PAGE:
That’s why having having something more specific to focus on — like a hand stitching project makes the idea of meditation a little easier to understand. I know that I’ve lost track of time, my discomfort, and those around me (child and husband) when I focused on my sewing. I am in my happy place — making.
An article I discovered by Monika Auch a Naturopathic doctor and artist talks about “creating with your hands makes you happy”. She has an inventive project where you stitch your brain!
Stitch your Brain an international embroidery project: “Creating with your hands makes you happy. Embroidery, knitting, weaving, crochet and other craft activities release feelings of well-being in our brains.” Is this what a successful meditation session feels like?
You can map what your brain looks like to you. Join the project and embroider your brain on a printed canvas using: yarn, threads, beads, with any types of stitching, anything! Finished pieces are on tour throughout Europe and some are on display on the website. Meditate on your brain – such an interesting project!
- Video: Monika Auch 25 April 2017 lecture on – Art Knowledge: our senses in art and scientific experiment (in Dutch)
- Website: Stitch Your Brain – is a project and study by Monika Auch, visual artist and medical doctor (n.p.) about the intelligence of our hands and the effect of creative making on health and well-being.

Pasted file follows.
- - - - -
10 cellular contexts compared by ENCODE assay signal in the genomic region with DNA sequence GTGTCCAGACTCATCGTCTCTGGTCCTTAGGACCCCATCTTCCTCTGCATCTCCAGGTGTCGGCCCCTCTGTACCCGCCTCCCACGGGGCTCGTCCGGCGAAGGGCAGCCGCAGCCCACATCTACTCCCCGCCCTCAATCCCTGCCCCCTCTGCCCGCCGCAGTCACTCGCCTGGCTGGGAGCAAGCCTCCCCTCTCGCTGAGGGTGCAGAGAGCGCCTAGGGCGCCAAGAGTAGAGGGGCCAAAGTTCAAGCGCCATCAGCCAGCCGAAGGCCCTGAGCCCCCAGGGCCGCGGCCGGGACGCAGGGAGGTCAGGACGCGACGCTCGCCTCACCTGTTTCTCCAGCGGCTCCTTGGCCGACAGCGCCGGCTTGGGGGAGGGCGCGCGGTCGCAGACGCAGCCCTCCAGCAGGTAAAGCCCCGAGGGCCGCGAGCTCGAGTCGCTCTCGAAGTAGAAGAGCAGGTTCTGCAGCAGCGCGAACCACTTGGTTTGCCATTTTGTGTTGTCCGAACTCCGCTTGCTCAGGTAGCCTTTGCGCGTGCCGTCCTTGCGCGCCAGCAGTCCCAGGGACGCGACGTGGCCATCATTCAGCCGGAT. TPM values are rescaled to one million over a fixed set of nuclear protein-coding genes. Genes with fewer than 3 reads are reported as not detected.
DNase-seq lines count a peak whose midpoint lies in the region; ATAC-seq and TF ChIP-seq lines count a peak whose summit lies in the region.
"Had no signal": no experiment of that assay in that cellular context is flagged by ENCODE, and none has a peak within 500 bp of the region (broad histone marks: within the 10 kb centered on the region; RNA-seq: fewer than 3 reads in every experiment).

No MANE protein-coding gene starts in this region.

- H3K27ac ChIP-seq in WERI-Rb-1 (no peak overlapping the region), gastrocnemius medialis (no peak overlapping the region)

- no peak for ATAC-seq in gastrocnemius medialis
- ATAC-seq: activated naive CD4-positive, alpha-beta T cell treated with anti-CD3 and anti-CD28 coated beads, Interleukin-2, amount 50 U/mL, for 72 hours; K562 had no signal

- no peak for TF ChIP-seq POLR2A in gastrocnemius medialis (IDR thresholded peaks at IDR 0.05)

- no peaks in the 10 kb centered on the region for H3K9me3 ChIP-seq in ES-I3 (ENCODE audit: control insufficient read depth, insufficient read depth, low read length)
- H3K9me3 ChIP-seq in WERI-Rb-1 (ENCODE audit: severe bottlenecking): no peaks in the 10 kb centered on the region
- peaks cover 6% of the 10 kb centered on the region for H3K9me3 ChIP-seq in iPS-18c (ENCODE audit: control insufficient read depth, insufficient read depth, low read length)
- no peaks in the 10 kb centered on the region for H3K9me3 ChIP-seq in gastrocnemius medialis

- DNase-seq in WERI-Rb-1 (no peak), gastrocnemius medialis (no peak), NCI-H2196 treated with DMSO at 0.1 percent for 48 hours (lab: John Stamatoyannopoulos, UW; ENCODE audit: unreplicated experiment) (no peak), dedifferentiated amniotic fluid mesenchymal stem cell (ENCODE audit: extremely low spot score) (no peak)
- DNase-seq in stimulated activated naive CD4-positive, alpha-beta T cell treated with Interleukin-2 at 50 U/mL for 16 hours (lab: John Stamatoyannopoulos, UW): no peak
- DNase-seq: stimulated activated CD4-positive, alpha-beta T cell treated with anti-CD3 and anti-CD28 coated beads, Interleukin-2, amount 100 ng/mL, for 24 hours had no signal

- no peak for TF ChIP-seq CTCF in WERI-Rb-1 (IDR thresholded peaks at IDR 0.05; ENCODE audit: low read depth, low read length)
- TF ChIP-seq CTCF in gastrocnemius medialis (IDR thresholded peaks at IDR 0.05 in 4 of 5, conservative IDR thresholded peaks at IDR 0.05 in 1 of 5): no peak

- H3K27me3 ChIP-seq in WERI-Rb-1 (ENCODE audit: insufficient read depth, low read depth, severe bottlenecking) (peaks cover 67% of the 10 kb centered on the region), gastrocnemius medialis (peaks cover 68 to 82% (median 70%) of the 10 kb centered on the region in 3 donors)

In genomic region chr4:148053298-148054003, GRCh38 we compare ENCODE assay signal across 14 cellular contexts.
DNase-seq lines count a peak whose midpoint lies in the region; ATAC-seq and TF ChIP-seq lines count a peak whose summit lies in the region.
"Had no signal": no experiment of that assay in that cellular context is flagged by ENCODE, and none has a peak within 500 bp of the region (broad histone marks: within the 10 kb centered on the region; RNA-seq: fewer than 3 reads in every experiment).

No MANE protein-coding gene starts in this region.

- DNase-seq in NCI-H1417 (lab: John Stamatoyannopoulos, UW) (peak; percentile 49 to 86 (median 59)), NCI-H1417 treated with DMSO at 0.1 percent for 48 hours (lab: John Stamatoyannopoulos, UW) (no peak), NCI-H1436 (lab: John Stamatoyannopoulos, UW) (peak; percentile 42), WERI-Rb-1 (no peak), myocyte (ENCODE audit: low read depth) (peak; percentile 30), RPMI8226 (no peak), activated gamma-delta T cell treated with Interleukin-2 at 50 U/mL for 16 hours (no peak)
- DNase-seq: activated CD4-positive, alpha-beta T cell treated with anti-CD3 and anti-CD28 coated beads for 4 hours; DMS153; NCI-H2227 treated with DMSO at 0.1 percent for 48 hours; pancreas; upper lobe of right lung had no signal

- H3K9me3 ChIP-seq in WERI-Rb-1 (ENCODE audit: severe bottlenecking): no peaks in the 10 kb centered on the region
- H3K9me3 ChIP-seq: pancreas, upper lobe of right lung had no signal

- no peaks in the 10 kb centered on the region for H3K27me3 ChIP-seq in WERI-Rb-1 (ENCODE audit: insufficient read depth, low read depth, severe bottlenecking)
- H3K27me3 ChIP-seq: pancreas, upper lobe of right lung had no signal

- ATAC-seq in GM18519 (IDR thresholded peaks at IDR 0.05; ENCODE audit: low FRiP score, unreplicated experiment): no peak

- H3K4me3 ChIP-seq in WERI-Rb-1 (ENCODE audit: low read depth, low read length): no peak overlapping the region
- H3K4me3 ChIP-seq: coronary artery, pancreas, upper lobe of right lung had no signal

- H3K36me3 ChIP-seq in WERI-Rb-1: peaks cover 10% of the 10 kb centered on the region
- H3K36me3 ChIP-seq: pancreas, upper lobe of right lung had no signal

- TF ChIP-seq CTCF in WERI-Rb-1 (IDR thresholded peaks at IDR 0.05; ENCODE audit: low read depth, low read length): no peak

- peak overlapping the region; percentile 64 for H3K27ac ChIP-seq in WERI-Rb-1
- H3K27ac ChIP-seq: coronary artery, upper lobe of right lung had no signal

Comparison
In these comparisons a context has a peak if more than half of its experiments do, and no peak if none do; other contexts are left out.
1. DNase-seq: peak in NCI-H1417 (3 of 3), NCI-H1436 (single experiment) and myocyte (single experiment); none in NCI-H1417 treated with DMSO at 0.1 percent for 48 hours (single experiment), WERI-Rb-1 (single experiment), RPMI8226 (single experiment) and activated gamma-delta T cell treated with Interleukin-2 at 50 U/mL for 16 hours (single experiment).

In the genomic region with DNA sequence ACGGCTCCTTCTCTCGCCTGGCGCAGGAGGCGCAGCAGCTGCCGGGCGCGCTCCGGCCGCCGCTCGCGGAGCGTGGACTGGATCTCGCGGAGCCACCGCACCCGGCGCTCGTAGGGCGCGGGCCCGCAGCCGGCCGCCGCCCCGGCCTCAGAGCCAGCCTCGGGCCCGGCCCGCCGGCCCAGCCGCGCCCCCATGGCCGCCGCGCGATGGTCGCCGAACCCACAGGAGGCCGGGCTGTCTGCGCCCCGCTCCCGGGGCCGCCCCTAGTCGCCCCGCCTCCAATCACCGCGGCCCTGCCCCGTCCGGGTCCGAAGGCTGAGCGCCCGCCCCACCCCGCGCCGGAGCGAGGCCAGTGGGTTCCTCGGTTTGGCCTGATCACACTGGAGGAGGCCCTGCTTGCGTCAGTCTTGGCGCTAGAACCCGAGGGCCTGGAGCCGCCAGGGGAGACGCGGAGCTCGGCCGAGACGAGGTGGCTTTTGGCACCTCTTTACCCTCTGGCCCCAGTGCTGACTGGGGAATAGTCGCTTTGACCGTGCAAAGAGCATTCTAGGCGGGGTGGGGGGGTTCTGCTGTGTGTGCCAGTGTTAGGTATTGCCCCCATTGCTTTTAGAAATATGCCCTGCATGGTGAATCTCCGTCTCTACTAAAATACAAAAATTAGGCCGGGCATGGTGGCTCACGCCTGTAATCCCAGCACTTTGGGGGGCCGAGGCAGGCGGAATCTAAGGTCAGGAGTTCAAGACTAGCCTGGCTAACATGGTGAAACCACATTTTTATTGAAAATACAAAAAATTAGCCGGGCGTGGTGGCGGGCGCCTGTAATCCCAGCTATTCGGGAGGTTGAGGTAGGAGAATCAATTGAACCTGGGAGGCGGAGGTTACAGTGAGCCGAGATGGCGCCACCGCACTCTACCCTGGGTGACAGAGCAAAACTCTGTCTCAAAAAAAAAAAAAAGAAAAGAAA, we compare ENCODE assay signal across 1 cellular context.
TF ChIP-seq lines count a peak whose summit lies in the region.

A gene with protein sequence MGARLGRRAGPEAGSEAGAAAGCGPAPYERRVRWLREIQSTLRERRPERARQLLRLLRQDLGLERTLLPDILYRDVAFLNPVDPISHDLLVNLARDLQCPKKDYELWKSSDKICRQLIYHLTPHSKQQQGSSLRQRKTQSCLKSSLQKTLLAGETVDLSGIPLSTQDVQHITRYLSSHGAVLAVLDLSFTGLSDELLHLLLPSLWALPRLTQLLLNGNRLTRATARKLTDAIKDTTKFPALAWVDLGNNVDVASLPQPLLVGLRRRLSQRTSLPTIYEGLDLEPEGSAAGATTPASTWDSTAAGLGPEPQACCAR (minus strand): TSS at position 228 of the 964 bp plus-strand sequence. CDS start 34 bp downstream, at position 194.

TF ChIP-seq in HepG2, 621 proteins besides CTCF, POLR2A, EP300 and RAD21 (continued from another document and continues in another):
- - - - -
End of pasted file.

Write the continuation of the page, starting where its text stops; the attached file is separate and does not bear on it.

Brain health – One stitch at a time!
I’ve been preparing the squares for the 100 Day Stitch Meditation Project before the actual stitching. I’ve found that this works for me as I can pick up and work on different squares as I feel inspired. I may not complete one before starting another and then finishing the first!
- I use far fewer layers in my meditations than others
- My squares are simpler
- I create in similar colour combinations as you can see below
Preparing for stitch meditations – one square at a time!
I’ve spent some time not working on my Venetian Mosaic project. I just needed to do a little sewing that didn’t require concentration, was simple and mindless.
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Strip piecing with scraps from my growing scrap container! Looks like I curated these strips. In reality I just chose those long enough to fit! #scrapbusting #quiltingfabrics #quiltfabricscraps #patchworkstyle #patchworkquilting #fabricscraps #fabricscrapsproject #stashbusting #stripfabric #stripquilting #stripquilts #scrappystringblock #patchwork #scrappyquilt #squaringupblocks
Pulling out my scrap boxes, yes boxes, and pulling out a project I began a few years ago. I strip pieced on a foundation of paper ripped from an old telephone directory I’ve had around for a while.